Other Voices in Ballina Review

Posted in Connect on October 1, 2018.

‘Seamus Fogarty and his band – a whirlwind of energy – stole the show in a magical venue’

It was the first time ever that the now legendary Other Voices festival had moved from Dingle Co Kerry to another town in the Republic of Ireland. And the Mayo town of Ballina embraced it as its own.

The highlight for many were the concerts in St Michael’s Church – a magical venue stemming back to 1763 when the first part of the church, the nave, chancel and tower – was built in 1763.

The church includes a rare stained-glass window of Charity and Wisdom which was designed by the cartoonist George Parlby in 1899 and the intimate setting was in keeping with the traditionally small venue of the original church in Dingle.

Cork musician Mick Flannery opened the concert. His performance was raw but mellow with songs exploring the themes of love, loss and existentialism including “How High” and “Rosaleen” – a play on Roisin Dubh – fitting too as a song for Ireland ahead of our celebrations of the 1921 Foundation of the State alluded to by Other Voices co-founder Philip King in his opening address at the event.

Flannery’s voice allowed the venue to express its acoustical values. You could feel the vibrations of the bass through the floor. His performance was followed by Tennessee-based artist Julien Baker. Her performances have been described as “quiet and cool as a medieval cloister” – fitting again for the church venue but the description belies the power of her voice for such a petite person.

I could see, hear and feel tones of Kate Bush as well as Joni Mitchell as her voice ranged from more melodic and angelic to powerful and strong depending on the song.

Brussels-based Tamino added an Eastern influence to the proceedings. Watching and listening to him you could well be in a Moroccan bazaar as a church in Mayo as his Egyptian/Lebanese heritage rang through throughout his soulful performance covering many moods.

He is certainly one to watch with his first album “Amir” due out in October – it is understood he was discovered by Radiohead bassist Colin Greenwood.

Little Green Cars closed the show in St Michael’s on Friday night. The crowd loved them as they wowed the audience with classics like “John Wayne” and “My love took me down to the river”.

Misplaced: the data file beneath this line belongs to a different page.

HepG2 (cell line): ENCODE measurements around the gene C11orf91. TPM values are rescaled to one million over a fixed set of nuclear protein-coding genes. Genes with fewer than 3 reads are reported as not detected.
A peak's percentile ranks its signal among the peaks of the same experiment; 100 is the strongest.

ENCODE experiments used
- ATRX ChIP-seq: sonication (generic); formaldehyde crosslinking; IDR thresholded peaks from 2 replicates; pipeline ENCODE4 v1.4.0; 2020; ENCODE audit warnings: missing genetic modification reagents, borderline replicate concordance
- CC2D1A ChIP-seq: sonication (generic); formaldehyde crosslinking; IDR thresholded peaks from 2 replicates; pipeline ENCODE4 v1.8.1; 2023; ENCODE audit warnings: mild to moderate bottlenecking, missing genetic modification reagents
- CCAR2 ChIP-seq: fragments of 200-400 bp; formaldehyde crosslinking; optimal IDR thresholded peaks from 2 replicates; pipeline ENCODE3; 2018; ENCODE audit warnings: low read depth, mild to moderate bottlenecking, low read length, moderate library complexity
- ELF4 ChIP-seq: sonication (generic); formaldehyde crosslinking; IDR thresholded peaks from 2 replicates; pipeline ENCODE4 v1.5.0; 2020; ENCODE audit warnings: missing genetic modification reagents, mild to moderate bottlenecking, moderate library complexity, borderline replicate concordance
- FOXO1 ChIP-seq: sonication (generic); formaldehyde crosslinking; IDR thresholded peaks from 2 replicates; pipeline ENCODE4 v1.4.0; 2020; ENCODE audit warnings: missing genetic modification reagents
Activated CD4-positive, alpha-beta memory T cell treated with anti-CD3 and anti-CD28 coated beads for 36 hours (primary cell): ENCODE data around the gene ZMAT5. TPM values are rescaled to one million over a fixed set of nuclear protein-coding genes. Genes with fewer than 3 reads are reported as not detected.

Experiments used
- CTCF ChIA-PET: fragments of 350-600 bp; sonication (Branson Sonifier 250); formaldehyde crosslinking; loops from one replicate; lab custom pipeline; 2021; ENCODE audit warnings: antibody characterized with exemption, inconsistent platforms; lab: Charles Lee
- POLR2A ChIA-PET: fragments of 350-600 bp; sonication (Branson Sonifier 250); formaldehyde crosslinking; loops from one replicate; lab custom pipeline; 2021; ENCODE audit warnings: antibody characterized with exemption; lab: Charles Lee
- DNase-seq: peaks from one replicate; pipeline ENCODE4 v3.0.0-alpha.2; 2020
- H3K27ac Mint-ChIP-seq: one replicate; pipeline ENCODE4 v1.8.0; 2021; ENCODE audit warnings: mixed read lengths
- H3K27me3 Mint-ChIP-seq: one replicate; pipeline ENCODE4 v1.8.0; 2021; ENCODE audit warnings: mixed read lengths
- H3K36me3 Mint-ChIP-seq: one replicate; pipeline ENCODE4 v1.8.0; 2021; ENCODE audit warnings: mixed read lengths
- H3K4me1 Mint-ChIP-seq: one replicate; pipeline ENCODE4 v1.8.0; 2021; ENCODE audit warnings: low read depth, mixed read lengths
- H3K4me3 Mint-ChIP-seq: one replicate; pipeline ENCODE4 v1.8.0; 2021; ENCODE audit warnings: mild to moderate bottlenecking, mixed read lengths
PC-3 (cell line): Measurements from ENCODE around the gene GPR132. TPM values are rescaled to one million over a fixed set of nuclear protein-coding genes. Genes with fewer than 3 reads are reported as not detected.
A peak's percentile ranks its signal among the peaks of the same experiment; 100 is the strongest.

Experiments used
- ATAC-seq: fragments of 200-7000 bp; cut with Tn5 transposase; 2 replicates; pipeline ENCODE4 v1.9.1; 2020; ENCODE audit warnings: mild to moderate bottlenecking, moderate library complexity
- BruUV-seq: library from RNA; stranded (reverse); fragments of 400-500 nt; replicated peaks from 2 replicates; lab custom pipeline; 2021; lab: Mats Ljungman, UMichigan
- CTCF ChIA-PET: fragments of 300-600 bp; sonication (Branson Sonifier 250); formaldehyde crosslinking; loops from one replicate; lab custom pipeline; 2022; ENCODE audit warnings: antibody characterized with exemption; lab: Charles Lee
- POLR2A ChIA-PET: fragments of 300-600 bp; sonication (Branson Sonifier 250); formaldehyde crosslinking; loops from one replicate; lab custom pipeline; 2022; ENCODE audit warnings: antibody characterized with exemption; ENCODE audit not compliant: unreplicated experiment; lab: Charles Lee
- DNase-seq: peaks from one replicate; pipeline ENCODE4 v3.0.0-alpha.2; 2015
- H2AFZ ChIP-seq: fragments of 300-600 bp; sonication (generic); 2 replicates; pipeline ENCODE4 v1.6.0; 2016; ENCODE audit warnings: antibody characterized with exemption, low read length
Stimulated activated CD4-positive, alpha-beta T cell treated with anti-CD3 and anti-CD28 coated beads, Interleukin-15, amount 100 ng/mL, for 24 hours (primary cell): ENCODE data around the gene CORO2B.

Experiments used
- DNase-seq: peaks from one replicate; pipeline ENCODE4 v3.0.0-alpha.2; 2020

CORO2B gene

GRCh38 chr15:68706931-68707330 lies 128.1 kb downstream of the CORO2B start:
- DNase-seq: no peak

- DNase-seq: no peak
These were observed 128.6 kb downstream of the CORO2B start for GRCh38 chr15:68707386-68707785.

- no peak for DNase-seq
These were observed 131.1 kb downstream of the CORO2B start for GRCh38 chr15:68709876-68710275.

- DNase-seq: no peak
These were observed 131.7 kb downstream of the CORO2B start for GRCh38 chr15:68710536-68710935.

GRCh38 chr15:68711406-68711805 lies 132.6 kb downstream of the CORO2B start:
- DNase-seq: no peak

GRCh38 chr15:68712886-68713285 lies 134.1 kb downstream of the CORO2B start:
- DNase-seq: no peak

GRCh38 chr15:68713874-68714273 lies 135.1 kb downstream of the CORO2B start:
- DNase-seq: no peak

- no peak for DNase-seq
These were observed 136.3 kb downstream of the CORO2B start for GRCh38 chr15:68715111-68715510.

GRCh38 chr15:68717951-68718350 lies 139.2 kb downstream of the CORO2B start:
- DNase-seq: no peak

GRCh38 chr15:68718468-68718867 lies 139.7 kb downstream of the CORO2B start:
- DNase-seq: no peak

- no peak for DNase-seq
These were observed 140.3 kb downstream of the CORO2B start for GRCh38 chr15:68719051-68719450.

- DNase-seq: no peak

But what stole the show for me was the performance of Seamus Fogarty and his band.  A whirlwind of energy, and maybe partly because they were the first band on stage, the crowd loved their unique blend of electronic folk and the group had them eating of their hands by the end of their slot.

It was a song called “Carlow Town” that solidified the growing relationship between band and audience though. The song is about a missed late night bus back to Dublin from Carlow by Seamus and a group of friends and they had no place to stay.

It was a cold and frosty Winter’s night and in the end a cleaner lets them stay in a church over-night. They wake up to the sound of Sunday Mass – the second one of the day, they had slept through the first one!

The song captures perfectly the Irish art of story-telling and the performance includes an hilarious Monty Python-esque silly dance that has to be seen to be understood!

In contrast, the haunting “Van Gogh’s Ear” tells the story of the loss of a friend and the wistful violin playing by band member Emma Smith stands out in many of the songs.

I suspect it’s not the last time the event will reach Ballina, especially if Mayo County Council has its way – it has worked hard since 2015 with  many other stakeholders to bring the event to my home county and deserves congratulations for coming up with the idea.

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